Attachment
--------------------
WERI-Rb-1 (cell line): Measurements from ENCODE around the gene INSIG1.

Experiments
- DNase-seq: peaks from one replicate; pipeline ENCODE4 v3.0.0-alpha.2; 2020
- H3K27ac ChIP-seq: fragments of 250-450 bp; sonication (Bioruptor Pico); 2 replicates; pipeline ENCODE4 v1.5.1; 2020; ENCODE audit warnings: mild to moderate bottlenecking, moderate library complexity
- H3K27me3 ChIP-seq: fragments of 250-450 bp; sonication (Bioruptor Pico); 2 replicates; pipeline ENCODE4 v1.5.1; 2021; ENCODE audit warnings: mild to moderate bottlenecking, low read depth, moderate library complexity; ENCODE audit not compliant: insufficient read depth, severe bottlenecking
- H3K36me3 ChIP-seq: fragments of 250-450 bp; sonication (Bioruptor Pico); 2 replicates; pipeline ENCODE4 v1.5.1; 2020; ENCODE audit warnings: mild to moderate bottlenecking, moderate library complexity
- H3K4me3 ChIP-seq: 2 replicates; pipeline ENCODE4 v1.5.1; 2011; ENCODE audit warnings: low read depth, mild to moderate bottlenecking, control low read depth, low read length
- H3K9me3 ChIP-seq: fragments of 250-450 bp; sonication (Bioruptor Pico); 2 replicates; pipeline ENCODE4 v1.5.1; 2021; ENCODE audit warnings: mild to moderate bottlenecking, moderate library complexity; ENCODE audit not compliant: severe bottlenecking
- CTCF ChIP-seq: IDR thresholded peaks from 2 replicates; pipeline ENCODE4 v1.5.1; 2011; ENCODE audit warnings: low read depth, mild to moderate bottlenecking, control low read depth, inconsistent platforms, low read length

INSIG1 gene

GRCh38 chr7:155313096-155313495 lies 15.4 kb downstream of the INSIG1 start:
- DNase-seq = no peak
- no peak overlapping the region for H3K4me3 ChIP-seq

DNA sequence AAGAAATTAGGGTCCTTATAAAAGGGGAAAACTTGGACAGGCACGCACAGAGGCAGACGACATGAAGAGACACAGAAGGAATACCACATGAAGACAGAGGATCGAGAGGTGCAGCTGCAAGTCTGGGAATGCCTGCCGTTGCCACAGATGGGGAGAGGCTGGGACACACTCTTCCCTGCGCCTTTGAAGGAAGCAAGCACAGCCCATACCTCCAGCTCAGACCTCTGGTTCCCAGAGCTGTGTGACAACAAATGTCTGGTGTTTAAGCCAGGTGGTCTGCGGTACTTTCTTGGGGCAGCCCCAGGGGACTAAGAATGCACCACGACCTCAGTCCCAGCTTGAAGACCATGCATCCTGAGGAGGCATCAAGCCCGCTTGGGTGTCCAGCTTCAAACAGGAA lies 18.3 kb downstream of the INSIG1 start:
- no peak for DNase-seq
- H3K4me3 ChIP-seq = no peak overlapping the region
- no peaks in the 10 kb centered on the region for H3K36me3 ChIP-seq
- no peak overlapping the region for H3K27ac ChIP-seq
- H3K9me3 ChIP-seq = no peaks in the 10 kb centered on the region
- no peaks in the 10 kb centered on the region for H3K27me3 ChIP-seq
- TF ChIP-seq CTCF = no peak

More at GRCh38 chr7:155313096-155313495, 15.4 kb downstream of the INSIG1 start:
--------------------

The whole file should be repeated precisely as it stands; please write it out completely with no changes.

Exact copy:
WERI-Rb-1 (cell line): Measurements from ENCODE around the gene INSIG1.

Experiments
- DNase-seq: peaks from one replicate; pipeline ENCODE4 v3.0.0-alpha.2; 2020
- H3K27ac ChIP-seq: fragments of 250-450 bp; sonication (Bioruptor Pico); 2 replicates; pipeline ENCODE4 v1.5.1; 2020; ENCODE audit warnings: mild to moderate bottlenecking, moderate library complexity
- H3K27me3 ChIP-seq: fragments of 250-450 bp; sonication (Bioruptor Pico); 2 replicates; pipeline ENCODE4 v1.5.1; 2021; ENCODE audit warnings: mild to moderate bottlenecking, low read depth, moderate library complexity; ENCODE audit not compliant: insufficient read depth, severe bottlenecking
- H3K36me3 ChIP-seq: fragments of 250-450 bp; sonication (Bioruptor Pico); 2 replicates; pipeline ENCODE4 v1.5.1; 2020; ENCODE audit warnings: mild to moderate bottlenecking, moderate library complexity
- H3K4me3 ChIP-seq: 2 replicates; pipeline ENCODE4 v1.5.1; 2011; ENCODE audit warnings: low read depth, mild to moderate bottlenecking, control low read depth, low read length
- H3K9me3 ChIP-seq: fragments of 250-450 bp; sonication (Bioruptor Pico); 2 replicates; pipeline ENCODE4 v1.5.1; 2021; ENCODE audit warnings: mild to moderate bottlenecking, moderate library complexity; ENCODE audit not compliant: severe bottlenecking
- CTCF ChIP-seq: IDR thresholded peaks from 2 replicates; pipeline ENCODE4 v1.5.1; 2011; ENCODE audit warnings: low read depth, mild to moderate bottlenecking, control low read depth, inconsistent platforms, low read length

INSIG1 gene

GRCh38 chr7:155313096-155313495 lies 15.4 kb downstream of the INSIG1 start:
- DNase-seq = no peak
- no peak overlapping the region for H3K4me3 ChIP-seq

DNA sequence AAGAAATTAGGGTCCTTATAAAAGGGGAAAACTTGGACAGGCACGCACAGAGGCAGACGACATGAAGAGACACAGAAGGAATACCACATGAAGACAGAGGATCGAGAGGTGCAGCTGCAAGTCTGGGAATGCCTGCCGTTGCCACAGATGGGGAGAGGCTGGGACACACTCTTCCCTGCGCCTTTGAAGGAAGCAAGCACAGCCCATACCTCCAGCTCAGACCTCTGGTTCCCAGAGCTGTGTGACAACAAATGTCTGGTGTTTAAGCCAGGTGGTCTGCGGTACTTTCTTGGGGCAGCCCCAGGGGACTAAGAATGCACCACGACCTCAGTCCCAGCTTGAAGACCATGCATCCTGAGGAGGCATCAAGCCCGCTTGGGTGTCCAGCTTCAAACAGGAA lies 18.3 kb downstream of the INSIG1 start:
- no peak for DNase-seq
- H3K4me3 ChIP-seq = no peak overlapping the region
- no peaks in the 10 kb centered on the region for H3K36me3 ChIP-seq
- no peak overlapping the region for H3K27ac ChIP-seq
- H3K9me3 ChIP-seq = no peaks in the 10 kb centered on the region
- no peaks in the 10 kb centered on the region for H3K27me3 ChIP-seq
- TF ChIP-seq CTCF = no peak

More at GRCh38 chr7:155313096-155313495, 15.4 kb downstream of the INSIG1 start: